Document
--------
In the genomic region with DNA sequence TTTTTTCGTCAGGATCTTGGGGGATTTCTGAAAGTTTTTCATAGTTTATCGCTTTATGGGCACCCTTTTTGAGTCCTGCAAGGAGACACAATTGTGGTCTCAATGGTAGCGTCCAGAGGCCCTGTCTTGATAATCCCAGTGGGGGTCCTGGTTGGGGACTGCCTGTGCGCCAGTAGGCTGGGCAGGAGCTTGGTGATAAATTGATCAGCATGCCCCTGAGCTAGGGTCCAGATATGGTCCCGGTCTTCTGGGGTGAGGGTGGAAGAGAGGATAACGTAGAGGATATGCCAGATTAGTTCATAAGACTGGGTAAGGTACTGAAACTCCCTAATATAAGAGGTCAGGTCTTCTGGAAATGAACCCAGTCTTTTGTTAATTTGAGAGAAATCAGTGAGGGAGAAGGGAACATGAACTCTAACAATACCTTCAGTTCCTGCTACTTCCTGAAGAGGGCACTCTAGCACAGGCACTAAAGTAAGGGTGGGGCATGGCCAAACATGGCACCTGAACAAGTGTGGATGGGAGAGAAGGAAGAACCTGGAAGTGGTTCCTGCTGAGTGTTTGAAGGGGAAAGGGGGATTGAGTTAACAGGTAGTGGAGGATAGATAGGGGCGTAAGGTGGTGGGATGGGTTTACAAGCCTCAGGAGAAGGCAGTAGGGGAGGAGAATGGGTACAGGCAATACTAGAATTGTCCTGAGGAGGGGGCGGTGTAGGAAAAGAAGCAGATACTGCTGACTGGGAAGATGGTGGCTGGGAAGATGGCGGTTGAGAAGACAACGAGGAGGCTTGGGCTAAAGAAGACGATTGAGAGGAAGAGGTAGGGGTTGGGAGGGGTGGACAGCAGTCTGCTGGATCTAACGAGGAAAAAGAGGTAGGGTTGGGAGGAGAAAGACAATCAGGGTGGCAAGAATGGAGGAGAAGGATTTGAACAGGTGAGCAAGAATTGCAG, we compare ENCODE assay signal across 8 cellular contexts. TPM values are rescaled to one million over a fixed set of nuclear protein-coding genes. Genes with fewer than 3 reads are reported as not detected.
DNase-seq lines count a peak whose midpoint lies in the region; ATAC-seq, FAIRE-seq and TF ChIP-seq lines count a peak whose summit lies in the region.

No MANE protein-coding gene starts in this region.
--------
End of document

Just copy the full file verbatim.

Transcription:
In the genomic region with DNA sequence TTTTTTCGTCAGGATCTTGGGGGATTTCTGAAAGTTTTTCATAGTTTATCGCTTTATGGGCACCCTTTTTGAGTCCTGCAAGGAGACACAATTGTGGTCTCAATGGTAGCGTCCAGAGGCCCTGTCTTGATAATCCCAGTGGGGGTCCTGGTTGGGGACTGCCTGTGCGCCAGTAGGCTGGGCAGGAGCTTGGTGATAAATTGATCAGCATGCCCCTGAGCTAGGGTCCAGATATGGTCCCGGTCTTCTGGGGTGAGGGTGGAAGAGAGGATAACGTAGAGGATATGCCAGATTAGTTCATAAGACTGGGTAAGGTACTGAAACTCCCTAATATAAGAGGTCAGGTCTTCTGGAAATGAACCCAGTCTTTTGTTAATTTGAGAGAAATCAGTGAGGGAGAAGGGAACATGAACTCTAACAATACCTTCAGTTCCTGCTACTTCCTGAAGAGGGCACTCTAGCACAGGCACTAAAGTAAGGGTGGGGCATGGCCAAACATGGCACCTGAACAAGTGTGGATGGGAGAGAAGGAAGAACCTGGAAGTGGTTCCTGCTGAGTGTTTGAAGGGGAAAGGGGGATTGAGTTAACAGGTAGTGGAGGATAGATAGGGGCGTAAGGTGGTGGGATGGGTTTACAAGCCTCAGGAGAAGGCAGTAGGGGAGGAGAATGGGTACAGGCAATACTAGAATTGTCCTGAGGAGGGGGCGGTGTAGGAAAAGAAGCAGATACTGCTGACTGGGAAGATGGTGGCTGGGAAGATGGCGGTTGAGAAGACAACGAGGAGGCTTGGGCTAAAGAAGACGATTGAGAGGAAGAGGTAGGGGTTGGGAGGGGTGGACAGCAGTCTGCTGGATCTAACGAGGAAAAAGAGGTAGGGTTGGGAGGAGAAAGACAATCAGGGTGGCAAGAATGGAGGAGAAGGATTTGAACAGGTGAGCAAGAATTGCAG, we compare ENCODE assay signal across 8 cellular contexts. TPM values are rescaled to one million over a fixed set of nuclear protein-coding genes. Genes with fewer than 3 reads are reported as not detected.
DNase-seq lines count a peak whose midpoint lies in the region; ATAC-seq, FAIRE-seq and TF ChIP-seq lines count a peak whose summit lies in the region.

No MANE protein-coding gene starts in this region.